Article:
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When East meets South West

In The Art of Travel, 3. Communicating, Buenos Aires by CY1 Comment

I find it pretty amazing how I found people of Chinese descent everywhere that I’ve been, even here in South America, the continent geographically furthest away from Asia. In Argentina, some minimarkets and supermarkets are called “chinos”, in the sense that they are operated by people of Chinese descent. They used to be called “mercado chinos” but true to the …

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Désolé

In The Art of Travel, 3. Communicating, Paris by Zoe1 Comment

I confidently sauntered up to the counter at Miznon, a pita sandwich restaurant in Le Marais, menu in hand, and said, “Bonjour! Je voudrais un pitta avec l’agneau kebab, s’il vous plait.” (Hi! I would like a lamb pita, please). To which the man helping me replied, “Do you want any drinks with that?” In. English. It’s a common thing …

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Scusca, No Italiano!

In The Art of Travel, 3. Communicating, Florence by Tia1 Comment

I will come right out and say it now – I have taken being a native English speaker in an English speaking country for granted.  Growing up in Canada in a fourth-generation Canadian family, English was naturally my first language, and French my second.  No matter where I went in the country, I could communicate, or at the very least, …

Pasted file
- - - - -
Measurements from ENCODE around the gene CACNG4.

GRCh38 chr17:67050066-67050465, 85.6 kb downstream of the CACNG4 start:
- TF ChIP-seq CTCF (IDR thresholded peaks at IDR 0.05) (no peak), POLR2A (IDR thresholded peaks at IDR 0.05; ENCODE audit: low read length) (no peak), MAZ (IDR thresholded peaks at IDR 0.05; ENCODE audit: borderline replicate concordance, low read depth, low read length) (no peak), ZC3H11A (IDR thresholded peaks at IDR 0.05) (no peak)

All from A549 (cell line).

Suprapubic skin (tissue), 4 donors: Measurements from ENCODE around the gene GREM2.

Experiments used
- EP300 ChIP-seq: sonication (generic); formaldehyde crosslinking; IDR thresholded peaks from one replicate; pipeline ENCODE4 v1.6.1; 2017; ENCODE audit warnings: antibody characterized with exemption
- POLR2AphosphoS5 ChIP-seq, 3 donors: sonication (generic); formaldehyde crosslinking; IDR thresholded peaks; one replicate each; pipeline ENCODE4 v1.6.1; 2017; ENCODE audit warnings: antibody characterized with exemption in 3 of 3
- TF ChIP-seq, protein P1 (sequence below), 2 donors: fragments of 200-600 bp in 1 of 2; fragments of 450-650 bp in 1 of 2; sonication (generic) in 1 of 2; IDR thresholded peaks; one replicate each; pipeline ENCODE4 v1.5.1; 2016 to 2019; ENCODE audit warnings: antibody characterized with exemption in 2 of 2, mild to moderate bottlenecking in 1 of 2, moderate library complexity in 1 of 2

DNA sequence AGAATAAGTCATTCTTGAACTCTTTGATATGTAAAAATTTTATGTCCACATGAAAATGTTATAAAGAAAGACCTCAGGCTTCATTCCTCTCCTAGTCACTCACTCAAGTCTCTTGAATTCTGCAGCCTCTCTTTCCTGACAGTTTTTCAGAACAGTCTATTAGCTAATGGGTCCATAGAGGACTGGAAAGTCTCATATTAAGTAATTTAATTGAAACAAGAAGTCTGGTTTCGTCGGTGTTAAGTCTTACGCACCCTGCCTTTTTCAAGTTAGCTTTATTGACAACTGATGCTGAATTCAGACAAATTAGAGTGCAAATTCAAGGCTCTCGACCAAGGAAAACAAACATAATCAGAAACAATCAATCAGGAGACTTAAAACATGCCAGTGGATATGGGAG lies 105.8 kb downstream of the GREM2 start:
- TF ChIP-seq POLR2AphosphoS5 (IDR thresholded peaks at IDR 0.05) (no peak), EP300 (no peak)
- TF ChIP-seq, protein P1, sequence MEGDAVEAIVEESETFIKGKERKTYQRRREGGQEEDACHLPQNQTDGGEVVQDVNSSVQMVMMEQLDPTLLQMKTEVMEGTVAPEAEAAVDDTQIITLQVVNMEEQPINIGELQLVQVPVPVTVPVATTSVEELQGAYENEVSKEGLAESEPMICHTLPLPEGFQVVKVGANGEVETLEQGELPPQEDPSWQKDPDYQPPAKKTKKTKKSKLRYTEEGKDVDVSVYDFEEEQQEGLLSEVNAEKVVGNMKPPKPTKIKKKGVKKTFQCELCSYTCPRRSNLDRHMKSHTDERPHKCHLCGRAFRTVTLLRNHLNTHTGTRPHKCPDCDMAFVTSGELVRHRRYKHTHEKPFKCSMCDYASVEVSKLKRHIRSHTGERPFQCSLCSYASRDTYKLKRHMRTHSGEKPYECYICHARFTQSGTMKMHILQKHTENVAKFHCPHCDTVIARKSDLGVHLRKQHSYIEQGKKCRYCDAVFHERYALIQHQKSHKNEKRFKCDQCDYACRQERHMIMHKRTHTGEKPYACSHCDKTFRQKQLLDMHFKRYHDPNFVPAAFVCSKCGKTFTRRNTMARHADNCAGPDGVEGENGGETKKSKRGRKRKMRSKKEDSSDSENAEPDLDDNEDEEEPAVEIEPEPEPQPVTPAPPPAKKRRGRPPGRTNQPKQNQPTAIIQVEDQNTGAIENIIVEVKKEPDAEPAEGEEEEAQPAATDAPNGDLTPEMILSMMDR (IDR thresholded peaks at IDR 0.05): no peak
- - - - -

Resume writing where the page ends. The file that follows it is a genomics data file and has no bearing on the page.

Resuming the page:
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Non-communication is beautiful, will it remain?

In The Art of Travel, 3. Communicating, Shanghai by Mark1 Comment

During a two-week trip to the Northeast last February, I remember being particularly sensitive to the fact that I felt like a foreigner in my own country. As odd as it sounds, after many months in Bulgaria and Romania the most bizarre part was being able to understand what everyone was saying, all the time. The unnecessarily personal conversations unfolding …

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The Trdelnik Trap

In The Art of Travel, 2. Getting oriented, Prague by Erica1 Comment

The streets are riddled with trdelniks. What is a trdelnik, you ask? Well, according to Wikipedia (the only time I will rely on this site as a “reputable” source), a trdelnik is “a kind of spit cake” and is “made from rolled dough… grilled and topped with a sugar and walnut mix.” All over the Old Town Square, and nearly every tourist …

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Death On Every Corner

In The Art of Travel, 2. Getting oriented, Paris by Andie2 Comments

Paris loves a good death. It stands in every metro station, swings from every street sign, and trips off the tongues of tourists attempting to say “gateau Saint Honoré.” When Kevin Lynch said “every rock tells a different story,” death stuck fast in the mortar. When Suzanne Langer said that architecture is a manifestation of the “total environment made visible,” …